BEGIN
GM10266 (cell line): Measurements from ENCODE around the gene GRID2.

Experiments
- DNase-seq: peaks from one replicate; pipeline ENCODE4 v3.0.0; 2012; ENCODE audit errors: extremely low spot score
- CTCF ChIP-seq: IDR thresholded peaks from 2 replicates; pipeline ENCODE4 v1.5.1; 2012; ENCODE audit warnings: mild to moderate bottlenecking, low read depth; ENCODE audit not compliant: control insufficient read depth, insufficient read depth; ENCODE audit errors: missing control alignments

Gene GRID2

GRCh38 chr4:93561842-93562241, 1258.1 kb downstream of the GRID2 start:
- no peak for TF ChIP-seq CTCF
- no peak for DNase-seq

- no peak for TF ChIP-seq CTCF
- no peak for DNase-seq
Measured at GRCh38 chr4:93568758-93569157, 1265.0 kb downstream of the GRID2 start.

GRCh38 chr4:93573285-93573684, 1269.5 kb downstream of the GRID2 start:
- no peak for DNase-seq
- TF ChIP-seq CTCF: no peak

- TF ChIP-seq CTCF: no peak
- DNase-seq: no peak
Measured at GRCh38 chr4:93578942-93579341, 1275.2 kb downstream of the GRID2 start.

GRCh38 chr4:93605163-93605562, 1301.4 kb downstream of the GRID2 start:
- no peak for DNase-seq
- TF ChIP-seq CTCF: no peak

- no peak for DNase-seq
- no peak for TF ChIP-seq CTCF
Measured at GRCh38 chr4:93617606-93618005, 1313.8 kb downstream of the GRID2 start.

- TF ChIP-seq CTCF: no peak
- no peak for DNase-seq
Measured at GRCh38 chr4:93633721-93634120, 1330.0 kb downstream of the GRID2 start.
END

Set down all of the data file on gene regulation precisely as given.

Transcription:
GM10266 (cell line): Measurements from ENCODE around the gene GRID2.

Experiments
- DNase-seq: peaks from one replicate; pipeline ENCODE4 v3.0.0; 2012; ENCODE audit errors: extremely low spot score
- CTCF ChIP-seq: IDR thresholded peaks from 2 replicates; pipeline ENCODE4 v1.5.1; 2012; ENCODE audit warnings: mild to moderate bottlenecking, low read depth; ENCODE audit not compliant: control insufficient read depth, insufficient read depth; ENCODE audit errors: missing control alignments

Gene GRID2

GRCh38 chr4:93561842-93562241, 1258.1 kb downstream of the GRID2 start:
- no peak for TF ChIP-seq CTCF
- no peak for DNase-seq

- no peak for TF ChIP-seq CTCF
- no peak for DNase-seq
Measured at GRCh38 chr4:93568758-93569157, 1265.0 kb downstream of the GRID2 start.

GRCh38 chr4:93573285-93573684, 1269.5 kb downstream of the GRID2 start:
- no peak for DNase-seq
- TF ChIP-seq CTCF: no peak

- TF ChIP-seq CTCF: no peak
- DNase-seq: no peak
Measured at GRCh38 chr4:93578942-93579341, 1275.2 kb downstream of the GRID2 start.

GRCh38 chr4:93605163-93605562, 1301.4 kb downstream of the GRID2 start:
- no peak for DNase-seq
- TF ChIP-seq CTCF: no peak

- no peak for DNase-seq
- no peak for TF ChIP-seq CTCF
Measured at GRCh38 chr4:93617606-93618005, 1313.8 kb downstream of the GRID2 start.

- TF ChIP-seq CTCF: no peak
- no peak for DNase-seq
Measured at GRCh38 chr4:93633721-93634120, 1330.0 kb downstream of the GRID2 start.